Donald's Encyclopedia of Popular Music


NYRO, Laura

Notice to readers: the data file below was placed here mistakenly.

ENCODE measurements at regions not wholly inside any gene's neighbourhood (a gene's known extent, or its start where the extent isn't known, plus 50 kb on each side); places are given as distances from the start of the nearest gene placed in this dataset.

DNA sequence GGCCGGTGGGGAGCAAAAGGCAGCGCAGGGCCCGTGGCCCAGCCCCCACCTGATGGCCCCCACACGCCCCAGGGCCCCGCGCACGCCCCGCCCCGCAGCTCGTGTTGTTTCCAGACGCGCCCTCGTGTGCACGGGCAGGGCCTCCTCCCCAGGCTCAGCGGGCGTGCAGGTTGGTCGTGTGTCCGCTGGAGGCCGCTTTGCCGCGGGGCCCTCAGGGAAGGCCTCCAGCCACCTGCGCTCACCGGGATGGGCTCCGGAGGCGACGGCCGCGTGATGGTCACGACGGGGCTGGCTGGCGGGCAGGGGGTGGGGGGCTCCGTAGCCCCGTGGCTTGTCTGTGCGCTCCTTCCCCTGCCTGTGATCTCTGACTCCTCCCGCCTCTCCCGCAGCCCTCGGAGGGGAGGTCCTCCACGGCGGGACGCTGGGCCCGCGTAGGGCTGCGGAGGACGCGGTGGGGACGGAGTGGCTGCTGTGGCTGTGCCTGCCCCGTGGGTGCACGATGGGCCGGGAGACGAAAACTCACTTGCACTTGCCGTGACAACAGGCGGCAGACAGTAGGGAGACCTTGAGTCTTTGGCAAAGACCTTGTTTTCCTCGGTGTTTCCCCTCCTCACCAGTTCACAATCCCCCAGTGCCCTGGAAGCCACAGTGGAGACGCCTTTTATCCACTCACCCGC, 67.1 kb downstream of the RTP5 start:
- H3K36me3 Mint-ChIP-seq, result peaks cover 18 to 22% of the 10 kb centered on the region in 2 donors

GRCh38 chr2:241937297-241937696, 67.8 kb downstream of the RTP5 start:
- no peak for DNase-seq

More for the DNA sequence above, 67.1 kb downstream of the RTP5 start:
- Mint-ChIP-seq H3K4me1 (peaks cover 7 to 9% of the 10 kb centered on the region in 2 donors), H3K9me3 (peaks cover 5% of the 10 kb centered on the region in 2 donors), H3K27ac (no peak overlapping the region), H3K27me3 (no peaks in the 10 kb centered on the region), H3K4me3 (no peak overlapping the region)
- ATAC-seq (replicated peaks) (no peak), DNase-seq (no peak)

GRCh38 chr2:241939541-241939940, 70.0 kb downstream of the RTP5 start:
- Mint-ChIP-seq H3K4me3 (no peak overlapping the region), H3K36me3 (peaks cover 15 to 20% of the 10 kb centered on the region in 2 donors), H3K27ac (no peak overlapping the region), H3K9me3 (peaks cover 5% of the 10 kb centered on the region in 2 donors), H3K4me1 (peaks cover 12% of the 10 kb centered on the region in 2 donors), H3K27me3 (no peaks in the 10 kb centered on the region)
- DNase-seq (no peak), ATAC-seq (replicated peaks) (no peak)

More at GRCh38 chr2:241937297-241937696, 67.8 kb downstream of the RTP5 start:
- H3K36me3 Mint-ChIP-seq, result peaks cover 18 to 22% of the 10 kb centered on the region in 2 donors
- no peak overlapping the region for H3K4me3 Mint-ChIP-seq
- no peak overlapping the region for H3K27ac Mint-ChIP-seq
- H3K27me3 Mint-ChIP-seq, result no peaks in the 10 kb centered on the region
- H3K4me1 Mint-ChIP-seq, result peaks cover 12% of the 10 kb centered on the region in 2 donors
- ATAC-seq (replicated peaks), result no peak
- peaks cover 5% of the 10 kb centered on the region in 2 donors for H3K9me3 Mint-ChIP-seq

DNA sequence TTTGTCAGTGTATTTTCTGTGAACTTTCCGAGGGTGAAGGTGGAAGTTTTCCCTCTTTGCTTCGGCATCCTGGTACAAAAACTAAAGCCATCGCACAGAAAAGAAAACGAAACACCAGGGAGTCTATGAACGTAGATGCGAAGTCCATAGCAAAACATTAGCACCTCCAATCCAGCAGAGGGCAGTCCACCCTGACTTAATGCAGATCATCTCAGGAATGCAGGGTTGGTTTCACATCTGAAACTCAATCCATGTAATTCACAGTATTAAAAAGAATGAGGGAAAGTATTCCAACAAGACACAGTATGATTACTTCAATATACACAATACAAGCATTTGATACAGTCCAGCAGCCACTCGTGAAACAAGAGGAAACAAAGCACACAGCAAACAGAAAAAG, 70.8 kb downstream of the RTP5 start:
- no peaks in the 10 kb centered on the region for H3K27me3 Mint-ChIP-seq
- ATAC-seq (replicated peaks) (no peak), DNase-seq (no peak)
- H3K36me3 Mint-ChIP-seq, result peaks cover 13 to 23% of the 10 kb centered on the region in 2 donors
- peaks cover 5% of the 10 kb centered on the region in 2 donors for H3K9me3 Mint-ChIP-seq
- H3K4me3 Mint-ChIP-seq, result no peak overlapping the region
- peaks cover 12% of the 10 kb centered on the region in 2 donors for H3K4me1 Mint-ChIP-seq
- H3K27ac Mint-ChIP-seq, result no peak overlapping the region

(b Laura Nigro, 18 Oct. '47, Bronx, NYC; d 8 April '97, Danbury CT) Singer-songwriter, pianist. One of the best and brightest of the genre in the late '60s, still going strong with gospel/R&B-infl. songs and performance after the genre no longer captured charts or headlines. She had only one minor hit single, ironically not her own song (cover of Drifters' 'Up On The Roof' reached Hot 100 '70); her albums never sold all that well, but her own unique performance had a cult following, while her songs were smash hits for others, and her enormous influence emerged later. Her father was a piano tuner who also played trumpet; she wrote songs as a child, attended High School of Music and Art; music publisher Paul Barry helped get contract with Verve/Forecast: debut More Than A New Discovery '66 preceded appearance at Monterey Pop Festival '67, a disaster where she was hopelessly unsuited, an insecure performer jeered by Janis Joplin fans (she continued to suffer from stage fright). Of the songs from that album, the Fifth Dimension had no. 1 hit with 'Wedding Bell Blues' and took 'Blowing Away' to no. 21, Blood Sweat and Tears reached no. 2 with 'And When I Die', all '69; Barbra Streisand had no. 6 with 'Stoney End' '70, minor hit with 'Flim Flam Man' '71. Manager David Geffen meanwhile took her to Columbia; Eli And The Thirteenth Confession '68 made the top 200 LPs incl. 'Stoned Soul Picnic' and 'Sweet Blindness' (no. 3 and 13 respectively for Fifth Dimension), 'Eli's Coming' (no. 10 for Three Dog Night), all '69. New York Tendaberry '69 at no. 32 was her best seller, incl. 'Time And Love' (another hit for Streisand) followed by Christmas And The Beads Of Sweat '70 (prod. by Arif Mardin), Gonna Take A Miracle '71 (tribute to the '60s, with backing vocals by LaBelle). She retired to a fishing village in Massachusetts, married and had a son while her confessional art lost ground to MOR fodder; Columbia reissued the first LP as The First Songs '73. She came back after a divorce with the power of her urban blues perhaps diminished but more thoughtful: Smile '76 made top 100 LPs; live Season Of Lights '77 did less well; Nested '78 didn't chart. Impressions '80 was a best-of set (incl. '68 song 'Save The Country', top 30 '70 for Fifth Dimension, Hot 100 entry for Thelma Houston); Mother's Spiritual '84 was still in the top 200 albums; Live At The Bottom Line on Cypress was not. Walk The Dog And Light The Light '93 was back on Columbia. Her songs were also covered by Aretha Franklin, Frank Sinatra, Linda Ronstadt, others; Todd Rundgren wrote 'Baby Let's Swing' about their affair; she was admired by Joni Mitchell, and influenced generations: Kate Bush, Rickie Lee Jones, Suzanne Vega, Shawn Colvin, Jane Siberry; Patti LaBelle remained a close friend. She approved the two-CD compilation Stoned Soul Picnic: The Best Of Laura Nyro '97 on Columbia; though she knew she was dying of ovarian cancer, she was working on a new album with a female harmony sextet. Tribute album Time And Love will incl. Vega, Siberry, Phoebe Snow, Lisa Germano and others.